It was announced last week that in The Quarry, the upcoming interactive horror from Supermassive Games, we will have three lives. Well, sort of, anyway. The “death rewind” system is unlocked once we finish the game, and will give us three opportunities to bring a character back to life. While it’s not really a key feature of games these days, the mechanic is just as important today than it ever was.
“Careful, you’ve only got one life left.” There was a time when your mates would hiss these words into your ear as you frantically hammered away at the arcade cabinet you’d just filled with coins, to which you would snap back that yes, you were well aware, thank you very much. Having few in-game lives was the main cause of tension; playing with bated breath, knowing that if you lost them all it was back to the start.
Like videogames themselves, the origin of the life system was in the arcade; it was an abiogenesis of bleeps and bloops and flashing lights from which today’s rich and diverse gaming industry has stemmed. Back then, in a time when bell bottom jeans were fashionable, lives were called “credits,” and you obtained them by putting money into the machine. You paid for more lives to play more games, and it made sense – with unlimited lives, one person would hog the machine all day, and the arcade itself wouldn’t make any money.
Once gaming came home in the form of consoles, lives came with them. Then came other means of replenishing life and reviving oneself, which, along with regular checkpoints and save files, made the concept of arcade-like lives obsolete. Why worry about lives when we can try that overpowered boss again and again, consequence-free? Characters like Nathan Drake needn’t worry about death due to infinite lives and a checkpoint every half yard.
If you only play games like this, you’d think lives are obsolete – restarting Uncharted again and again would be an absolute slog. Yet, as we have seen in The Quarry, modern games still give us a set amount of credits, and their incentive is more than just lightening our wallet. They recreate the tension and pressure of the arcade days, as well as enhancing both gameplay and story.
In 2017’s Hellblade: Senua’s Sacrifice, our protagonist – a Pict warrior suffering with psychosis – has her own personal life mechanic. In an ingenious decision by the developers, we’re told that whenever Senua dies, a black stain will grow on her arm. After the first death, a message appears saying the following: “The dark rot will grow each time you fail. If the rot reaches Senua’s head, her quest is over and all progress will be lost.”
It’s a haunting visual metaphor; once the dark rot reaches her head, the game is over, and your progress is wiped. You have no choice but to start again from the beginning. Except this isn’t actually the case. If you die enough times, you’ll learn that the promised permadeath and progress-wipe never actually happens. The intention of the message, and of the encroaching and ominous black rot, is to put some of Senua’s panic and fear into the player. The purpose of having lives in Hellblade is to create drama and empathy with the protagonist. It’s not a mechanic, but a dramatic technique based on old-school arcade credits.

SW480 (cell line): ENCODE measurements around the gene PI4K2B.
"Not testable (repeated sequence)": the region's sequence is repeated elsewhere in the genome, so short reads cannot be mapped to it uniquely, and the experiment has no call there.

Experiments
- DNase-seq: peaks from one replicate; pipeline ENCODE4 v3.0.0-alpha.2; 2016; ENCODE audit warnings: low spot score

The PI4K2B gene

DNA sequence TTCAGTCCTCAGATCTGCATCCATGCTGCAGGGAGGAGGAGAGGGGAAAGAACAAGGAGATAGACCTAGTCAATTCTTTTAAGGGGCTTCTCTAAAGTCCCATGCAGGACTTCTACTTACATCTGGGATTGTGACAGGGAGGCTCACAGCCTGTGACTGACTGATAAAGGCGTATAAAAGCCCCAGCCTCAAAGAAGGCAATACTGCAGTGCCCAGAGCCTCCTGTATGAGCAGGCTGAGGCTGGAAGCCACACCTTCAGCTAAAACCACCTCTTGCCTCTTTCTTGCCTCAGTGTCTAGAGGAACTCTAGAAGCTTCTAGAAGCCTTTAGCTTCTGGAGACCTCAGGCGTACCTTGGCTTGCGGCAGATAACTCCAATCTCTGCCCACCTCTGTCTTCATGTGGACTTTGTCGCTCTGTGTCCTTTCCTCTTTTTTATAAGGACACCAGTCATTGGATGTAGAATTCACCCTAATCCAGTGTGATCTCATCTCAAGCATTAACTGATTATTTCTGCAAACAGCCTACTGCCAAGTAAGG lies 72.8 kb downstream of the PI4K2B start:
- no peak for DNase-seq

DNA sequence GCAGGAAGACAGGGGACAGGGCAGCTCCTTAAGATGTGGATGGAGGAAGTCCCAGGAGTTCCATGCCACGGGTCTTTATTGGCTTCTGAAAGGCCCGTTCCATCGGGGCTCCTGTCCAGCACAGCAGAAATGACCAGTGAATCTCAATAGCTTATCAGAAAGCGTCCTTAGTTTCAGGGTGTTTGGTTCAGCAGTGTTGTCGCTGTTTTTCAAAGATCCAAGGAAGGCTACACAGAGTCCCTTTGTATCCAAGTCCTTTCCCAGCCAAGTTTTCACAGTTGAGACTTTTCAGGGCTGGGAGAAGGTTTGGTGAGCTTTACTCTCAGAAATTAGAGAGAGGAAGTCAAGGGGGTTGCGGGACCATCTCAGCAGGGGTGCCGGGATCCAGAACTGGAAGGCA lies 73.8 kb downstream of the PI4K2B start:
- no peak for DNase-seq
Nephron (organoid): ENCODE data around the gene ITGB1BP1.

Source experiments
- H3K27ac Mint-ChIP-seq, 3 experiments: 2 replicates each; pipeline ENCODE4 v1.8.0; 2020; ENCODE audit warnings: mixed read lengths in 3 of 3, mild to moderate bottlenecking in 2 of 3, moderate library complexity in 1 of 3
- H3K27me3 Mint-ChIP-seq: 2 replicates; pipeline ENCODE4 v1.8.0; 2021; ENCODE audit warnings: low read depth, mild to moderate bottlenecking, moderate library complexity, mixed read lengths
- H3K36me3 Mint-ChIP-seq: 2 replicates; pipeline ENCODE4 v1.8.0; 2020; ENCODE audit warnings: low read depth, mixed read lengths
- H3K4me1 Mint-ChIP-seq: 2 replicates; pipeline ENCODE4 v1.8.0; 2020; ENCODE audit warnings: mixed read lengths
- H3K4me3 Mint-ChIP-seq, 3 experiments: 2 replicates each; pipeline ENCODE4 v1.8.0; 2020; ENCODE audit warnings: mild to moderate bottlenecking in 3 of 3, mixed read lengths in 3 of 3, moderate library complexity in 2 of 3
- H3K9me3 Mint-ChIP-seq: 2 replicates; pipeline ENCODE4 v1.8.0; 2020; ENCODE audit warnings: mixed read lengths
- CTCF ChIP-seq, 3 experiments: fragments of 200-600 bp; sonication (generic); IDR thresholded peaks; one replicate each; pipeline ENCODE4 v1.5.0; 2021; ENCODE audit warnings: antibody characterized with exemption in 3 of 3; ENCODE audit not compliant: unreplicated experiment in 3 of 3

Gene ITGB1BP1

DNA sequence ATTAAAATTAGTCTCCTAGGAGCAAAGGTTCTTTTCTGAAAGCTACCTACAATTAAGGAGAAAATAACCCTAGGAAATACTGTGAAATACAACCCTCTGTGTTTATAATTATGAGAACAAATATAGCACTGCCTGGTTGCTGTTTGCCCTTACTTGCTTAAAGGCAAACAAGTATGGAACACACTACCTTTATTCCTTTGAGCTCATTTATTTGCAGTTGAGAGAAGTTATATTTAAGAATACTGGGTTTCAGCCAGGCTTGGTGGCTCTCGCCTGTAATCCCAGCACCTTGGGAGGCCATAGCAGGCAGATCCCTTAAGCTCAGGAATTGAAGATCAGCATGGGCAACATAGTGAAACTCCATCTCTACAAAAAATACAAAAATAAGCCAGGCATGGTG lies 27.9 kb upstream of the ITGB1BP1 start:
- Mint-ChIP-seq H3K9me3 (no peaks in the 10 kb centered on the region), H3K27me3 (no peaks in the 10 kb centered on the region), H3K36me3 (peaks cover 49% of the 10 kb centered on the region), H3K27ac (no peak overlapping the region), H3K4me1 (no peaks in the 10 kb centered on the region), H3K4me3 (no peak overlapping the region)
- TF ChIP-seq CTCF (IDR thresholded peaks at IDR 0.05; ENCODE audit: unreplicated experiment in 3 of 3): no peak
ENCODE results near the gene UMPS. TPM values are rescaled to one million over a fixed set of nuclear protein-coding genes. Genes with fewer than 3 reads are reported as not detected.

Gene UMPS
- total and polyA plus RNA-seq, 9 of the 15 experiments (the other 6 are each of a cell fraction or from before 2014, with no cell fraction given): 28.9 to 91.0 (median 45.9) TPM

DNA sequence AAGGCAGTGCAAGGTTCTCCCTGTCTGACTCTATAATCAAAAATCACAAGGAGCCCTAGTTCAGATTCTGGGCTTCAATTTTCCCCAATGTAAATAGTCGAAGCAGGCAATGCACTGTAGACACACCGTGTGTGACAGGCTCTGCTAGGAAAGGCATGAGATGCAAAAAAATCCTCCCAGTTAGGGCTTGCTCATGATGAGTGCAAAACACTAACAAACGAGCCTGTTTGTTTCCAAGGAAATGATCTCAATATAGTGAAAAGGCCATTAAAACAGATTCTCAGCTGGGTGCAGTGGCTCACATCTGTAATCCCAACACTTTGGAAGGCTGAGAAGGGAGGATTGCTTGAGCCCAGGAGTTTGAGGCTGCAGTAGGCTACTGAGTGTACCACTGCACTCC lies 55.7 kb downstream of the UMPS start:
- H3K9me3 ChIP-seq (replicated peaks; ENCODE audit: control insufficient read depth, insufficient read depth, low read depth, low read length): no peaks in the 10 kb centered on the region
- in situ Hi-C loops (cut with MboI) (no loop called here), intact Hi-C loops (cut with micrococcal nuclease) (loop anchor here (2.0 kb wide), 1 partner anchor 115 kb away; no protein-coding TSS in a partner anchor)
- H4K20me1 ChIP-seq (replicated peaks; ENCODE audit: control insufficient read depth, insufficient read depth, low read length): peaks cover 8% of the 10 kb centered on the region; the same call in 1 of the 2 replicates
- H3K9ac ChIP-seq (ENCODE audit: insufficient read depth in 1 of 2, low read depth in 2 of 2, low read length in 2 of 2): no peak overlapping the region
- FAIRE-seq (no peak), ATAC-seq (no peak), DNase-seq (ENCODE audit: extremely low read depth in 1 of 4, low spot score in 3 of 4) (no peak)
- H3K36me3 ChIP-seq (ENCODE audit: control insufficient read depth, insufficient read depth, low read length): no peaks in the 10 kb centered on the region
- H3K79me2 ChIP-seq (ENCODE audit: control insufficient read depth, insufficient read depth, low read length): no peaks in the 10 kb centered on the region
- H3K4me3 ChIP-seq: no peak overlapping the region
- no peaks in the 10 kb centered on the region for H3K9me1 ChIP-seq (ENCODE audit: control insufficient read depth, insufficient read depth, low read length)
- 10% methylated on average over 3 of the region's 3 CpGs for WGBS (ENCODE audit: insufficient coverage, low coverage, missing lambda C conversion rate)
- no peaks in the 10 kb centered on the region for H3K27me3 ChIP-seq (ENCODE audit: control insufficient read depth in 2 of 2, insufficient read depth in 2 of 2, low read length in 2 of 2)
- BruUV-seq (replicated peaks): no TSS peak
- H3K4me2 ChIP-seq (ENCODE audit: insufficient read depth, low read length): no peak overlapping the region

2020’s Hades, on the other hand, actually uses the life mechanic. Once we run out of health or revives, just like in the arcades, the game is over and we’re back at the very start. But not only is this permadeath expected, it’s constructive. Like some other roguelikes, we keep items and experience from our previous runs; it’s back to the start but not back to the drawing board. In fact, the continuous cycle of repeatedly dying and restarting ties into the game’s storytelling. Once Zagreus, the protagonist of Hades, returns to the start, other characters acknowledge his failure and, in the ensuing dialogue, reveal more backstory.
It sounds like the death rewind feature – once unlocked – will be an important mechanic in The Quarry’s replay value. As the game has 186 different endings and a huge cast of characters, it will be a drag to find ourselves going down the same path as last time. Our three lives are our three opportunities to make sure the next run is nothing like the last, meaning we’ll be able to achieve a different experience every time we play.
It all goes to show that lives aren’t some antiquated hangover from the arcades, they’ve transcended into a new realm of gameplay and storytelling. While it might be whimsical nostalgia, I’m happy that arcade credits have stubbornly persevered and still remain useful.